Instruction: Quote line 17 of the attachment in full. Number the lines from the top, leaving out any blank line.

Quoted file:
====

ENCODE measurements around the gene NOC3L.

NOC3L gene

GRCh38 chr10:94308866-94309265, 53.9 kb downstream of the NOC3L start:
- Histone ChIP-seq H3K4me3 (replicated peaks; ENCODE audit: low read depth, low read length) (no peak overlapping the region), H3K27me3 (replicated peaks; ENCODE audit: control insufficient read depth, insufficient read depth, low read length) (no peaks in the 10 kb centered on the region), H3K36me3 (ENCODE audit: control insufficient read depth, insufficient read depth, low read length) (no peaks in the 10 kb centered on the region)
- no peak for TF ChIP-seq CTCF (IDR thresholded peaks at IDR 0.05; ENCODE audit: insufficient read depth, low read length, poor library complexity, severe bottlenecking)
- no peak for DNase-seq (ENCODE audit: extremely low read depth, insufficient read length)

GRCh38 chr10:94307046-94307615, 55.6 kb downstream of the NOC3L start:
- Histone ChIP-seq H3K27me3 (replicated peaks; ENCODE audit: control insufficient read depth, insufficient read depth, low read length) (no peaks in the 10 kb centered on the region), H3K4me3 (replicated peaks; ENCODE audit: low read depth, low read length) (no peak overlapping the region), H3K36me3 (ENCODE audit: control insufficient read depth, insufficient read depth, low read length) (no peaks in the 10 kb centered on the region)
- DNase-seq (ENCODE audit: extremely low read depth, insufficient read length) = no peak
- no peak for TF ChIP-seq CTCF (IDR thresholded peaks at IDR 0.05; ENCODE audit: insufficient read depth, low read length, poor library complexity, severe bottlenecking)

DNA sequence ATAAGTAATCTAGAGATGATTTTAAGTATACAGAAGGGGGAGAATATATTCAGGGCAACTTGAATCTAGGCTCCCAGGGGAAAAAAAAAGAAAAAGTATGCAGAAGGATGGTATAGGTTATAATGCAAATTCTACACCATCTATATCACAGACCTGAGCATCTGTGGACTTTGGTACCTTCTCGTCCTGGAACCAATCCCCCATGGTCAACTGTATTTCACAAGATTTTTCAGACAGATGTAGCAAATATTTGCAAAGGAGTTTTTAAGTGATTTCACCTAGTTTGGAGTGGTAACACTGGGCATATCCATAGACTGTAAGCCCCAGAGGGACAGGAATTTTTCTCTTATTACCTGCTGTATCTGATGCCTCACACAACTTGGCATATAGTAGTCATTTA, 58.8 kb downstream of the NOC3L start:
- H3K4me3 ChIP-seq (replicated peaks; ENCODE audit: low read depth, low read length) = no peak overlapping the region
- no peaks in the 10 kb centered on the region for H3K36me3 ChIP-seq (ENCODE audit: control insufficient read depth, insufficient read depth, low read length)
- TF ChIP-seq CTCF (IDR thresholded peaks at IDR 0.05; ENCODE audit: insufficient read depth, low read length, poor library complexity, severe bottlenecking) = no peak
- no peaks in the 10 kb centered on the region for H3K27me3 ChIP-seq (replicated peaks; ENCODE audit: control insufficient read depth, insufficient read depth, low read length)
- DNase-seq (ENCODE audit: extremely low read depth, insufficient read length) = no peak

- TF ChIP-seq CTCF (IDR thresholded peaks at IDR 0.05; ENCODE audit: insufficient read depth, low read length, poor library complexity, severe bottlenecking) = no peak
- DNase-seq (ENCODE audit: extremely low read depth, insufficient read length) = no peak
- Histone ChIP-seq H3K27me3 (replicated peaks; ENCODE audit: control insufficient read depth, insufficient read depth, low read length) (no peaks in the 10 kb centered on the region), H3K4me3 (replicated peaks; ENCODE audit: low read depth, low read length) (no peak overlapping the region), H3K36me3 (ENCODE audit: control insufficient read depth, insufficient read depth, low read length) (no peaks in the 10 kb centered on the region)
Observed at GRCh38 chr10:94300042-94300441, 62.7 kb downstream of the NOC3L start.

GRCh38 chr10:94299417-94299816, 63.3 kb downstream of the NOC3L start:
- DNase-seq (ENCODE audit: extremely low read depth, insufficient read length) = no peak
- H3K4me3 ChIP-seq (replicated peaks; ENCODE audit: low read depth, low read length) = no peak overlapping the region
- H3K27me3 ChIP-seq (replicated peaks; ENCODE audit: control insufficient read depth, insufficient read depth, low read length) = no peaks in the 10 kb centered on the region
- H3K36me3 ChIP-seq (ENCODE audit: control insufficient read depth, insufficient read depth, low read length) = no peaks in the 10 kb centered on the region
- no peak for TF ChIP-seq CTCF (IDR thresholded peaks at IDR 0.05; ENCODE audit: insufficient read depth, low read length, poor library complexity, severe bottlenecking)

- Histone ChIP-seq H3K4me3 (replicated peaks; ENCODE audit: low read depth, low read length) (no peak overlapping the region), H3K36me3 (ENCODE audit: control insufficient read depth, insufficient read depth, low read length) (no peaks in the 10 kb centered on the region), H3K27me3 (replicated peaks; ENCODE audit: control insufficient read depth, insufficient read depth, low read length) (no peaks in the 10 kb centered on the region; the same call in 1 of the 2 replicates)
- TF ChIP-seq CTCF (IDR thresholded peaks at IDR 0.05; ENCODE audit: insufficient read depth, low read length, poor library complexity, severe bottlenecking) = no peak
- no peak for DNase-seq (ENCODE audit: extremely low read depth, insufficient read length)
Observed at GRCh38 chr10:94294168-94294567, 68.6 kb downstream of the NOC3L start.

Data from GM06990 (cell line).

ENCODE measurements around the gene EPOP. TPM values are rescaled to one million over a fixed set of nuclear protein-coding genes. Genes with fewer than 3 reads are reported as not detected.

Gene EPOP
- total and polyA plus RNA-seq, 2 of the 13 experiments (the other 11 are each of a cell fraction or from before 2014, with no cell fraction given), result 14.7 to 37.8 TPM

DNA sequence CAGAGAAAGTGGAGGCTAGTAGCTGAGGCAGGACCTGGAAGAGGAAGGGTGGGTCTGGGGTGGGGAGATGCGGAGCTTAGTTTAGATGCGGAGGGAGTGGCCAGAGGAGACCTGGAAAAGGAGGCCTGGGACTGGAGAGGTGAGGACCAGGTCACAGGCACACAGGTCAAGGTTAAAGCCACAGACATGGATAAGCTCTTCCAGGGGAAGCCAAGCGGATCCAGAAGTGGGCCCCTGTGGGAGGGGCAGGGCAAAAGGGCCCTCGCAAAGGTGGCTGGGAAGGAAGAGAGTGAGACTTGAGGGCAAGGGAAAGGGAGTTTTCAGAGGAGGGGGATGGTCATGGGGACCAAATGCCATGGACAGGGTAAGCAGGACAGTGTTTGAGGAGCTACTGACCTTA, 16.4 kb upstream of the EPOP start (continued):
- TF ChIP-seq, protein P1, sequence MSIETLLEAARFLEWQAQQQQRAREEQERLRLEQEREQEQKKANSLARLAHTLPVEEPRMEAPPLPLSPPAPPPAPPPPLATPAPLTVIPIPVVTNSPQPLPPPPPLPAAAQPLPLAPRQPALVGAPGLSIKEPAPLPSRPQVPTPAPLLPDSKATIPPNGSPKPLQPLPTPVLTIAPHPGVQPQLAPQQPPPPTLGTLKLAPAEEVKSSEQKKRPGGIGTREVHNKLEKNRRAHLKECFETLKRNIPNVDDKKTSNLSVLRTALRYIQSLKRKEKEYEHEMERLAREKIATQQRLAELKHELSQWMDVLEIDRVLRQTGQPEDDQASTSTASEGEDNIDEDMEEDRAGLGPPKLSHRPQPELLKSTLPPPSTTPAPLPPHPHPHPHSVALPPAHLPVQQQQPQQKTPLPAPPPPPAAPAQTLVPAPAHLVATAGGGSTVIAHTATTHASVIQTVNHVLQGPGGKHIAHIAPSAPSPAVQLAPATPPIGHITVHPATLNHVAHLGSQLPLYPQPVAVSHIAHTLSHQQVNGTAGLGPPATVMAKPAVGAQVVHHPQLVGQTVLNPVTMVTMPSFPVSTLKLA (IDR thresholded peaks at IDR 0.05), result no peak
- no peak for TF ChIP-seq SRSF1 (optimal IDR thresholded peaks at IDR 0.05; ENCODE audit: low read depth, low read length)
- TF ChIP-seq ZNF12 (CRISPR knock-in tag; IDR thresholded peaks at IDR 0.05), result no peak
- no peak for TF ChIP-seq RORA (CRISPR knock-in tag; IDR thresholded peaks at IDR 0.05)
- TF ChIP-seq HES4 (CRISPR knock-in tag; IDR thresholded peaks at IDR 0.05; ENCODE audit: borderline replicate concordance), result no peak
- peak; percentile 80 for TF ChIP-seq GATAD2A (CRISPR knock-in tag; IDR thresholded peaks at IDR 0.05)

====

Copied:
- TF ChIP-seq CTCF (IDR thresholded peaks at IDR 0.05; ENCODE audit: insufficient read depth, low read length, poor library complexity, severe bottlenecking) = no peak